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Gauteng cops say daily deployment of public order police in Tshwane enough as Cogta MEC weighs in

Some streets in Tshwane are used as rubbish dumps amid the protest action.
Some streets in Tshwane are used as rubbish dumps amid the protest action.
Image: ANTONIO MUCHAVE

Gauteng police have confirmed the daily deployment of public order police officers from the Tshwane district to assist with the ongoing issues in the City of Tshwane.

This as mayor Cilliers Brink called for the intervention of intelligence and public order policing at a national level to "safeguard the city" against "organised crime".

Protest action has been rumbling in the capital city since July, with some workers downing tools or working on go-slows over the disputed implementation of a wage agreement deal.

The situation worsened in the intervening months and came to a head on Wednesday when six metro vehicles were damaged in various violent incidents in the Pretoria CBD. Four of these vehicles were subsequently torched, while a city employee was assaulted during one of these incidents and is in a serious condition in hospital.

The South African Municipal Workers' Union (Samwu) has denied it has embarked on any strike action in the city, despite the ongoing dispute with the city over the implementation of a wage deal.

Gauteng police spokesperson Col Dimakatso Nevhuhulwi said officers had been deployed at a district level to assist Tshwane amid the violence and there was no need for intervention at a national level.

"There are also operations held by Pretoria Central police station. The officials from Tshwane are attending the district's joint meetings where operations are planned," she said.

Gauteng cooperative governance and traditional affairs (Cogta), e-government, research & development MEC Mzi Khumalo said he was appalled at the "deteriorating situation" in the city and issued a thinly veiled threat to take control of the city should its leadership fail to resolve the issues at hand.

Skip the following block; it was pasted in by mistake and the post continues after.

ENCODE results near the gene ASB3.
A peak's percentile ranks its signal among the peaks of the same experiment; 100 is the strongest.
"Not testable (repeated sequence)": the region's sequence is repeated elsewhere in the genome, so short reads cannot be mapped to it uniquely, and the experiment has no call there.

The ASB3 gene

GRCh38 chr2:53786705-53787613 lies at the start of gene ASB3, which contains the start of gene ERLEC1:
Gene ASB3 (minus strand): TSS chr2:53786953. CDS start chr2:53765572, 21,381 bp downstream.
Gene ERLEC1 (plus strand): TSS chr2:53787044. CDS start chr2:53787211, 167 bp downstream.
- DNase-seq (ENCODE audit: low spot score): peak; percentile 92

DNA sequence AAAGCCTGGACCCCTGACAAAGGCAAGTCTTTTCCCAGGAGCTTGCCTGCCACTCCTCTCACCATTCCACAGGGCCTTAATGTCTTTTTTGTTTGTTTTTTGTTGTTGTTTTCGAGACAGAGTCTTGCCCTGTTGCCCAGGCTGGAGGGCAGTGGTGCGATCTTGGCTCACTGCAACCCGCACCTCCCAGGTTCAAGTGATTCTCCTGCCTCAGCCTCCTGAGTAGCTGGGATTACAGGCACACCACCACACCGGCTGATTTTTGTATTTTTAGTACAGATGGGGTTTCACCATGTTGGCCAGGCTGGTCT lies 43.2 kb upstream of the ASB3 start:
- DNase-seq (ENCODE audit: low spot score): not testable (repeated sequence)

"The MEC calls on all the parties to resume negotiations to resolve the impasse in the city. MEC Khumalo views the state of affairs in the city in a very serious light and expresses serious concern on the failure by the city to provide basic services to the residents of Tshwane as a gross violation and dereliction of responsibility.

"The continued failure to provide services undermines the stability of the council, as witnessed recently when a council meeting degenerated into a gory spectacle of violent conduct.

"MEC Khumalo condemns the wanton destruction of council property as this put further strain on service delivery. The torching of council vehicles and intimidation of workers will not help to resolve the wage disputes. We wish speedy recovery toinjured workers."

Khumalo implored the city to "put the interests of the residents first and take the necessary steps to resolve the dispute expeditiously".

"The MEC will explore options or avenues available to intervene decisively should the city fail to resolve this dispute."

TimesLIVE


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